We do not usually receive donations of this size, and would rather be safe then sorry. Thank you very much for your time.
The security team responded by confiscating the money in question claiming that it was related to a security matter. I don’t have the exact reply available at this time, as it’s against EVE’s EULA to post any response from a GM on a public forum.
Kelduum submitted his own petition on the matter:
My concerns are as follows:
1. The player where it originated quit quite publicly after returning from his ban, and biomassed his character as he felt he was unfairly ‘punished for being too good’ (paraphrasing). This is common knowledge in the corporation, and he was both an “Enabler” and “Instigator” to use CCP Seagull’s terms.
2. It is also known within management that he donated all his ISK to the corporation before he left, and that there was a lot of it, in the region of hundreds of billions.
3. It seems unusual that the whole balance was removed rather than a portion which, for example, had been purchased via RMT or similar methods. However, removal under this way would have left a negative balance anyway.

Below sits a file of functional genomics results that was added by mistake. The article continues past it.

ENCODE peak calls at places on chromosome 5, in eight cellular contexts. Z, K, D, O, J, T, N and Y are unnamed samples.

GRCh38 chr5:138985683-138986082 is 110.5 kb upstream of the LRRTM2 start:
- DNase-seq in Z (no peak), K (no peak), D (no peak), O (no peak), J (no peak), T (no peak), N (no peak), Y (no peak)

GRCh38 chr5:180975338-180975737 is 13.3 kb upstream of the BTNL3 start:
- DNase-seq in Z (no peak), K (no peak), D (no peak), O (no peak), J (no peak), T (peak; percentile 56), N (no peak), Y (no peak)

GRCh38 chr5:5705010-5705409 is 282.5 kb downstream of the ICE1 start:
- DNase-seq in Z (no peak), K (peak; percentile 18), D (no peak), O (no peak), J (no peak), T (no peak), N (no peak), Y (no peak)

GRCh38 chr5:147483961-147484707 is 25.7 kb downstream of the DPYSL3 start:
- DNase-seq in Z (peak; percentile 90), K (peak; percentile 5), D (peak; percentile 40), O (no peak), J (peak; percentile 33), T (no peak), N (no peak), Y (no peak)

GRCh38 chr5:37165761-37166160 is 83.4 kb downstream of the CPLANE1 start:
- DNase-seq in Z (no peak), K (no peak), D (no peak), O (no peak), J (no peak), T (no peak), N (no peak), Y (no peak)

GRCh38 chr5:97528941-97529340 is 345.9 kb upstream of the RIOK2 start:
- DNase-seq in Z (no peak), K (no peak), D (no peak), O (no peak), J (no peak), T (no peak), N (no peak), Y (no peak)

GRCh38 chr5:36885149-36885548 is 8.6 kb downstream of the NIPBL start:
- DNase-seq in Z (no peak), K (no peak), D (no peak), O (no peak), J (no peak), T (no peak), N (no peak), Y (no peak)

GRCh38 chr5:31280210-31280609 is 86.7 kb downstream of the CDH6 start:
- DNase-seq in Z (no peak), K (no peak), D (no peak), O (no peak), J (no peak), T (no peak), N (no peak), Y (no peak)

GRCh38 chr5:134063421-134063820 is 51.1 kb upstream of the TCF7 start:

4. Those same management players have been asking the same questions I have – if he was already punished, why was the ISK not removed at that time, rather than 1 week later, after we enquired as to its validity?
5. It’s only a matter of time before the player-base find out about this, and it is going to raise more questions. Not removing the ISK at the time suggests that it was obtained legally, and that instead “CCP doesn’t want E-UNI to have the money” for some reason.
All of the above quotes are taken from this post on EVE University’s forum. On EVE’s official forum, a thread was started on the subject, and CCP Sreegs (an EVE developer) replied with this in the thread:
There are a number of things wrong with the assertions being made in other forums, which is a topic I’m sure the author of these posts is familiar with because we discussed them prior to his rather selective reporting of the incident. Here’s the facts as we need be concerned from an eve perspective:
1) John was botting. That is not even close to in dispute.
2) We committed an error in not removing the isk before it got to EVE-U. However we did rectify this problem and our logs show that it was discussed and approved prior to either them receiving the isk or petitioning. We apologized to EVE-U however the petition was escalated as high as it could be and the decision remained. We cannot typically share this information with them as it’s really none of their business.